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Reviewed by:
  • Unsettling Encounters: First Nations Imagery in the Art of Emily Carr
  • Carla Taunton
Gerta Moray . Unsettling Encounters: First Nations Imagery in the Art of Emily Carr. University of British Columbia Press and University of Washington Press. xiv, 386. $75.00

Gerta Moray's Unsettling Encounters: First Nations Imagery in the Art of Emily Carr is a re-examination of the biography and career of Canadian [End Page 322] artist Emily Carr. Moray situates Carr in relation to late-nineteenth-and early-twentieth-century histories of Canadian nation-building, specifically the relationships between First Nations and settlers in British Columbia. This is an attempt to address an aspect of Carr's 'life and work that has been both taken for granted and overlooked – her picturing, as a colonial artist and writer, of the Northwest Coast First Nations peoples and their cultures.' The legendary iconic persona of Carr is explored by Moray, who describes her as a colonial artist, as serving the modern nation, and as a modern artist, in order to elucidate the ways she has been written into the discourse of Canadian art history, and how certain periods of her artistic production have served different narratives of Canadian history. This is as much a project in contextualizing Carr's early painting, in which she represented Northwest Coast Aboriginal subject matter, as it is an examination of Carr's socio-political position – her perspectives on First Nations cultures in relation to her race, gender, class, and family background. Effectively, Moray includes extensive social, historical, and cultural accounts that exhibit colonial, federal, and provincial policies to elucidate the experiences of First Nations in British Columbia during Carr's lifetime. Looking through a post-colonial lens Moray acknowledges how Carr's representations of Aboriginal culture, as Marcia Crosby underlines in her Foreword, 'did so in ways that reflected the limitations of her comprehension not only of Aboriginal people but also of the socio-political and cultural circumstances she encountered.' She traces the socio-political environment that surrounded Carr, including discussions of missionary activity, government initiatives, and media representation of First Nations, thereby contextualizing the artist's position and paintings as a contestation to her contemporary public consciousness. Moray argues that the full significance of Carr's work can be brought to the surface when seen as an intervention in Native–settler relations. Carr's imagery of First Nations subject matter is examined by Moray in the context of the contemporary images of Aboriginal peoples then being produced by anthropologists and further exploited by the museum and circuit of world fairs.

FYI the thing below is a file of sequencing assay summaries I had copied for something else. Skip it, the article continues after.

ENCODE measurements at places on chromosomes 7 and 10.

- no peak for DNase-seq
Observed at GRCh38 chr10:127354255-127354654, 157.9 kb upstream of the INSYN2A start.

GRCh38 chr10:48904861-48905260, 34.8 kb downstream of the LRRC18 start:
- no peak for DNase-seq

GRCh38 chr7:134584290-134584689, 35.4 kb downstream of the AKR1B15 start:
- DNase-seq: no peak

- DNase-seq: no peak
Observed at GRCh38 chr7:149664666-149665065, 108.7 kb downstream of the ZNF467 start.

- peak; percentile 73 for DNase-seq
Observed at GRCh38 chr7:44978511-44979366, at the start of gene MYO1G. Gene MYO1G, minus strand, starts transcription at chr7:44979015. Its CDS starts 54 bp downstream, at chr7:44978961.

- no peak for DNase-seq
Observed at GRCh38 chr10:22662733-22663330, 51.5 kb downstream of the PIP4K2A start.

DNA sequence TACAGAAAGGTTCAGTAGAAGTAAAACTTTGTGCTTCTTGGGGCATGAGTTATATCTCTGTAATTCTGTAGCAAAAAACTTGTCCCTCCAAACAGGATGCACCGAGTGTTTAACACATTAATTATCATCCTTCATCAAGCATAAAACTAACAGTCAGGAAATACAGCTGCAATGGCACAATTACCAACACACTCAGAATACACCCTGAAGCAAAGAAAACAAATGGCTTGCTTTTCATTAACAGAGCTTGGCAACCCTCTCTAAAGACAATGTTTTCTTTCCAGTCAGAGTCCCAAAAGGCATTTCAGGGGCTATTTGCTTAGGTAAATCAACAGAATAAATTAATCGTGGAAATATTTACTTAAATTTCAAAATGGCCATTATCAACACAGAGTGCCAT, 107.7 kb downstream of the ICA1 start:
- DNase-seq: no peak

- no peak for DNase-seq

Carr is described as an outsider, positioned in relation to the ethnographer, who travelled extensively throughout British Columbia's First Nations villages. Her intention was to create an archival record reflecting the contemporary settler belief that Aboriginal peoples in Canada were vanishing. Simultaneously, Moray explores Carr's personal relationships with her First Nations sitters and Aboriginal subject matter. The positioning of Carr between the personal and ethnographic reveals the ambiguous relationship of the artist to the First Nations subject matter she painted. Moray critically asks, was Carr's representation of First Nations imagery from the Northwest Coast a work of homage or [End Page 323] cultural appropriation? Although Moray poses this question and uses it as a point of reference, her book falls just short of giving an answer to her reader. What remains to be connected in Moray's account is a more detailed investigation of Carr's ambiguous and perhaps contentious relationship to the First Nations subject matter she painted. Moray presents Carr's work as an intervention, connecting it to Aboriginal and non-Aboriginal resistance movements of the late nineteenth and early twentieth centuries against racist colonial initiatives in British Columbia. Although Moray does provide extensive accounts of Carr's appositional points of view in relation to First Nations and settler relations in British Columbia, this book lacks a thorough theoretical contextualization of Carr's work as intervention.

Instead, Moray offers a detailed and extensive assessment of Carr's cultural production, mapping her artistic development from her early period in the 1890s to her later works in the 1930s. Furthermore, she explores Carr's more famous later paintings...

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Additional Information

ISSN
1712-5278
Print ISSN
0042-0247
Pages
pp. 322-324
Launched on MUSE
2008-06-04
Open Access
No
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